Smith offered details about the injury that has sidelined him for more than a year in the interview with ESPN's Jeremy Schaap.
Smith said the combination of the severity of the injury along with a serious infection had him against the ropes for weeks, unsure of what the outcome would be.
Smith was tackled by J.J. Watt and Kareem Jackson in a game against the Houston Texans. In the process, he suffered a compound fracture of his right tibia (the bone penetrated the skin) and a fractured right fibula. A compound fracture significantly elevates concerns over the risk of infection due to the presence of an open wound and, in Smith's case, those fears were realized.
"I had a pretty serious infection ... they had a lot of complications with it,'' Smith said.
Smith developed sepsis, a potentially life-threatening condition that occurs when the body is fighting infection. As his medical team fought to save his life, he was under heavy sedation for pain and his memories of the early stages were limited. But there was another decision that was yet to come.
Smith told Schaap, "... [the] next thing I remember is waking up several weeks later faced with the decision of amputation or limb salvage at that point."
Smith chose to save his leg, a process that required additional surgeries, and he was eventually cleared of all infection. His past 13 months have been spent dedicating himself to his rehab and his time with his family, all of which have taken on increased significance after coming so close to losing it all.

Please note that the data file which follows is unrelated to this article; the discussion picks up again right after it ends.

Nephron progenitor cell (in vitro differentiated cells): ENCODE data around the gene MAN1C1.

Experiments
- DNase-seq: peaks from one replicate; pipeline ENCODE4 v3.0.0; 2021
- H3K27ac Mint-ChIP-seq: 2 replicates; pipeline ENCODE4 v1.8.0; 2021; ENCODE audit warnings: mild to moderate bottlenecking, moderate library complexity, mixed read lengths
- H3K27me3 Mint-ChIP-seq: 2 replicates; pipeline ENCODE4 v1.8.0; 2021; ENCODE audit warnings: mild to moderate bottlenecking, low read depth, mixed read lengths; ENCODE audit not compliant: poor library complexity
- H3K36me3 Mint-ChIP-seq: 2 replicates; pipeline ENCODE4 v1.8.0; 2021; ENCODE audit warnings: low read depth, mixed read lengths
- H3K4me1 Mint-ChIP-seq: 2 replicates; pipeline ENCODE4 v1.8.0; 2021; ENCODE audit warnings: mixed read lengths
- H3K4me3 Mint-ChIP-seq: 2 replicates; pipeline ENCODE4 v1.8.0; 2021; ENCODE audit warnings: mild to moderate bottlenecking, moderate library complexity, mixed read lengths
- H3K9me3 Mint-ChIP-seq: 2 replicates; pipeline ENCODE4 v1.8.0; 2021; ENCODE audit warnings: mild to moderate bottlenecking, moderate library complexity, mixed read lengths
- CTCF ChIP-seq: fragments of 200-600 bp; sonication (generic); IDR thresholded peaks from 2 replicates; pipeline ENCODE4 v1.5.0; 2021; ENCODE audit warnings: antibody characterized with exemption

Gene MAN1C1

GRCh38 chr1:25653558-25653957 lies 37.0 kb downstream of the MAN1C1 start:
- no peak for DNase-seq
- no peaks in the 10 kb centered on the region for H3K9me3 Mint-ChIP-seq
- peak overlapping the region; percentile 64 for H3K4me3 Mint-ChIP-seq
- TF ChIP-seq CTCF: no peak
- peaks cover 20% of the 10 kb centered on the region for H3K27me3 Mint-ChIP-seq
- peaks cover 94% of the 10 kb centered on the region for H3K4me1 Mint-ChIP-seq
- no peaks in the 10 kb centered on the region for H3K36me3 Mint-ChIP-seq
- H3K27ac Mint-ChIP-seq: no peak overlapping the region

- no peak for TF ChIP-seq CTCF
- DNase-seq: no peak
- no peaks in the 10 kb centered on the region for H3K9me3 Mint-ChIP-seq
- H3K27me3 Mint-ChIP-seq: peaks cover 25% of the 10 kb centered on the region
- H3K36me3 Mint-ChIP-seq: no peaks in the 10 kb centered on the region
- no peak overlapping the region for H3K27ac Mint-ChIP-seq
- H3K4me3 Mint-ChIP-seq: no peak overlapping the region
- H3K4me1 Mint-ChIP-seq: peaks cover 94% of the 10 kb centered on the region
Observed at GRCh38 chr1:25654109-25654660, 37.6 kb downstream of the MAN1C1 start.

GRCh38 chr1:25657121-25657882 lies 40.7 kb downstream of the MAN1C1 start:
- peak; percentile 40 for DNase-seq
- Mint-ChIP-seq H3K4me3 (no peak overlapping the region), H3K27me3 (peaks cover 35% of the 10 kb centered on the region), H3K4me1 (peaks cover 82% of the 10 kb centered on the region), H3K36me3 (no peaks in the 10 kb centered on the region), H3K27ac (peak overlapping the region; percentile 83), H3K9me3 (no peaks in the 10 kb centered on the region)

Smith told Schaap his overwhelming feeling currently is one of gratitude, for his family and for his medical team.
"[I'm] so thankful for everyone that's had a hand in this," he said. "My wife, kids, and family and doctors and nurses and PTs and trainers and so many people that have helped me to be sitting here."
As he faced a mountain of uncertainty about what his physical abilities would be after his injury -- "my ability to walk normal, to ever play with my kids, to ever go on a hike, go on a walk with my wife, hiking, skiing" -- it seemed as if a return to football might be out of the question.
The progress he has made to date, however, has shifted his view on the possibilities that lie ahead. The Redskins haven't ruled out a possible return for Smith, 35, who spent this season watching games in owner Dan Snyder's box and was often seen with him before and after games.
Smith, who is under contract through the 2022 season, will count $21.4 million against the salary cap in 2020. First-year Redskins coach Ron Rivera has consistently mentioned him when discussing the Redskins' quarterback situation. Smith also has become a mentor to Dwayne Haskins Jr., who just completed his rookie season.
Smith made it clear that while he recognizes there are no guarantees, he is prepared to challenge himself to the fullest.
"There's enough there that I can go out there and play ... Knowing that, yeah, failure is a possibility ... I need to prove that I can come back and play quarterback in the NFL, and if I can do that, that would be great and it'll get figured out."
Information from ESPN Redskins reporter John Keim was used in this report.